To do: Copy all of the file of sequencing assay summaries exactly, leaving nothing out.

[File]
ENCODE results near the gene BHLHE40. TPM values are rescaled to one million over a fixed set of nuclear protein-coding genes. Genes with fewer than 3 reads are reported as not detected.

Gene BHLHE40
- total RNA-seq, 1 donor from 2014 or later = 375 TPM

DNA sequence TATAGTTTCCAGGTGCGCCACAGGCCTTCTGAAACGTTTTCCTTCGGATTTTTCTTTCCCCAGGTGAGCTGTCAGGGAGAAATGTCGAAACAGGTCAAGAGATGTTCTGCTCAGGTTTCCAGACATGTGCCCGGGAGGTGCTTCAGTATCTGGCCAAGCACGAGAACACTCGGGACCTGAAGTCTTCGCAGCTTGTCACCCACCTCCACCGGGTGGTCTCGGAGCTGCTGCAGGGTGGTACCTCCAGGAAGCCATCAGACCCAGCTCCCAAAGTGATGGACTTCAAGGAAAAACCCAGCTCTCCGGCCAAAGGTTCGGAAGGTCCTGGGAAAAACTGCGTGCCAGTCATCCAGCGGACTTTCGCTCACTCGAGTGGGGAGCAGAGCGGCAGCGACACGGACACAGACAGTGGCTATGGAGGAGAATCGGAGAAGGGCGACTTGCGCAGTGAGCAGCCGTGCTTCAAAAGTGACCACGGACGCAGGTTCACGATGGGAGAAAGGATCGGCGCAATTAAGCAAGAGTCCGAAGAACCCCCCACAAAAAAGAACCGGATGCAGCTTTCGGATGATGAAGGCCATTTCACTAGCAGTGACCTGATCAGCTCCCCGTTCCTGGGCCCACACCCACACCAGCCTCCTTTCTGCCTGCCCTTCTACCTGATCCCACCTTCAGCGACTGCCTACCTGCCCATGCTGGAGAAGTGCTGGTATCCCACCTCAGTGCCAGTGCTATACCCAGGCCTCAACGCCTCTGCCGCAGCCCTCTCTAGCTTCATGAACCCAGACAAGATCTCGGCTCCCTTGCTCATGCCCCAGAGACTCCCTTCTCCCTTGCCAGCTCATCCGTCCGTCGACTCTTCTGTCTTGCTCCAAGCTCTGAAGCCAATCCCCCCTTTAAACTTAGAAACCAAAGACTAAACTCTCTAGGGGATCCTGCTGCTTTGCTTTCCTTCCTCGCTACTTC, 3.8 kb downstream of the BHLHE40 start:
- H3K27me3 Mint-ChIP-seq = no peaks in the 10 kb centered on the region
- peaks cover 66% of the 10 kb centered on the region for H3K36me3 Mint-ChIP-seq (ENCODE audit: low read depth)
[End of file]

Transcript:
ENCODE results near the gene BHLHE40. TPM values are rescaled to one million over a fixed set of nuclear protein-coding genes. Genes with fewer than 3 reads are reported as not detected.

Gene BHLHE40
- total RNA-seq, 1 donor from 2014 or later = 375 TPM

DNA sequence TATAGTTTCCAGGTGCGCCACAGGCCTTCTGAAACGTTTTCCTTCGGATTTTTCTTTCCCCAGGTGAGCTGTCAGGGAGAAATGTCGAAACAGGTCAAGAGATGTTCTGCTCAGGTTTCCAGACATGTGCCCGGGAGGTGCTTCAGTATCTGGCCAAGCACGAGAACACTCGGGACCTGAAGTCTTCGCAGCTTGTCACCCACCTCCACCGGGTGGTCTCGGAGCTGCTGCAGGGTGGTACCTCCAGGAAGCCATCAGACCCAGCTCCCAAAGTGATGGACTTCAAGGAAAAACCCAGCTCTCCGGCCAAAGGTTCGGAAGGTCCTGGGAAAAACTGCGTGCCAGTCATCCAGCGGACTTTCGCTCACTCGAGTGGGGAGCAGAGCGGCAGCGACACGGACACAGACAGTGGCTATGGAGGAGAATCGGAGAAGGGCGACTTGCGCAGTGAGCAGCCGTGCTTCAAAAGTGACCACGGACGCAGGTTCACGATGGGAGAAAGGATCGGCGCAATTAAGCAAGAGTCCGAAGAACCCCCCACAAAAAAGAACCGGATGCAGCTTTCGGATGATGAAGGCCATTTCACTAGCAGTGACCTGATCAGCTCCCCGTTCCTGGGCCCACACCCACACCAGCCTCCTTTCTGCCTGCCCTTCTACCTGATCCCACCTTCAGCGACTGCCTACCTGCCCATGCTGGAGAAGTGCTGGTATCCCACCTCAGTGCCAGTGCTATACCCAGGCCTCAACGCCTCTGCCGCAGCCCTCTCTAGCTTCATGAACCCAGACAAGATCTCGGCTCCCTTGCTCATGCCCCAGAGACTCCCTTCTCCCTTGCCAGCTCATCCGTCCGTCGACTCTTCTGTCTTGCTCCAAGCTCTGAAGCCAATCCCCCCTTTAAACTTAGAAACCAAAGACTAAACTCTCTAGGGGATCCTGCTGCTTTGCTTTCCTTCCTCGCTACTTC, 3.8 kb downstream of the BHLHE40 start:
- H3K27me3 Mint-ChIP-seq = no peaks in the 10 kb centered on the region
- peaks cover 66% of the 10 kb centered on the region for H3K36me3 Mint-ChIP-seq (ENCODE audit: low read depth)